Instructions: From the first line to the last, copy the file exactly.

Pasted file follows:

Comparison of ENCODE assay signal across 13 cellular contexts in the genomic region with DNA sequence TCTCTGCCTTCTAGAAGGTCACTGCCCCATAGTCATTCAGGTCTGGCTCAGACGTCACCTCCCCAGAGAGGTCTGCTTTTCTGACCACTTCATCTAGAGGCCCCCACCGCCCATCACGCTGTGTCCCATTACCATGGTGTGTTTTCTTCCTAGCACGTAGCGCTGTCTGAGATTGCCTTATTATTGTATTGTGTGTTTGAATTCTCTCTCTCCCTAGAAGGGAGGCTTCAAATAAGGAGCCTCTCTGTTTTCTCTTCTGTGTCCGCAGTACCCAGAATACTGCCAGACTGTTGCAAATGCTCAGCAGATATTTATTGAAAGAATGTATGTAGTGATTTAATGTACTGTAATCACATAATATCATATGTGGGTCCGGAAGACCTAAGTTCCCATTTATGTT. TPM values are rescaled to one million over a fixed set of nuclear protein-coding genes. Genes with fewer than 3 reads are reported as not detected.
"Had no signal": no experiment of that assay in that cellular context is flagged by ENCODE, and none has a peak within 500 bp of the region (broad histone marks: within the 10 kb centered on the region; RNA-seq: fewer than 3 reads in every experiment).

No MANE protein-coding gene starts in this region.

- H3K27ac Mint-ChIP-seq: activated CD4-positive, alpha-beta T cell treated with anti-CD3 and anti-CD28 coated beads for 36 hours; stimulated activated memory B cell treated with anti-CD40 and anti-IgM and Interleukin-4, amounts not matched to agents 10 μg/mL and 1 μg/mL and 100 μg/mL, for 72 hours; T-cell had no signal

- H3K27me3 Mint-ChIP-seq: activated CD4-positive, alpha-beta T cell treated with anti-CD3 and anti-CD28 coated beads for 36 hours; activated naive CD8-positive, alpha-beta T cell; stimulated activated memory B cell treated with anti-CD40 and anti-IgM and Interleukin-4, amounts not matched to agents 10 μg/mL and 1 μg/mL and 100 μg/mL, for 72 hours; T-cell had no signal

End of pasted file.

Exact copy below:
Comparison of ENCODE assay signal across 13 cellular contexts in the genomic region with DNA sequence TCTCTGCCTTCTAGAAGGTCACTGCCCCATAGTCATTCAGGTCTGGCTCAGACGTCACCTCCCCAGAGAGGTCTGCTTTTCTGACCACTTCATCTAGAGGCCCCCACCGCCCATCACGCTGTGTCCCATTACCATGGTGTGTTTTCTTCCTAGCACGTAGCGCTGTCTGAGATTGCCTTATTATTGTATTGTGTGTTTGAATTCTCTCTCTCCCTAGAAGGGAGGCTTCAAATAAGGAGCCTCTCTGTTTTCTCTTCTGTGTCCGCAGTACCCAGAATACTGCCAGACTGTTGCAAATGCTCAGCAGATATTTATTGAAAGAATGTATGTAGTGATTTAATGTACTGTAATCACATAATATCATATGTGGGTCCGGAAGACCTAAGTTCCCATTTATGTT. TPM values are rescaled to one million over a fixed set of nuclear protein-coding genes. Genes with fewer than 3 reads are reported as not detected.
"Had no signal": no experiment of that assay in that cellular context is flagged by ENCODE, and none has a peak within 500 bp of the region (broad histone marks: within the 10 kb centered on the region; RNA-seq: fewer than 3 reads in every experiment).

No MANE protein-coding gene starts in this region.

- H3K27ac Mint-ChIP-seq: activated CD4-positive, alpha-beta T cell treated with anti-CD3 and anti-CD28 coated beads for 36 hours; stimulated activated memory B cell treated with anti-CD40 and anti-IgM and Interleukin-4, amounts not matched to agents 10 μg/mL and 1 μg/mL and 100 μg/mL, for 72 hours; T-cell had no signal

- H3K27me3 Mint-ChIP-seq: activated CD4-positive, alpha-beta T cell treated with anti-CD3 and anti-CD28 coated beads for 36 hours; activated naive CD8-positive, alpha-beta T cell; stimulated activated memory B cell treated with anti-CD40 and anti-IgM and Interleukin-4, amounts not matched to agents 10 μg/mL and 1 μg/mL and 100 μg/mL, for 72 hours; T-cell had no signal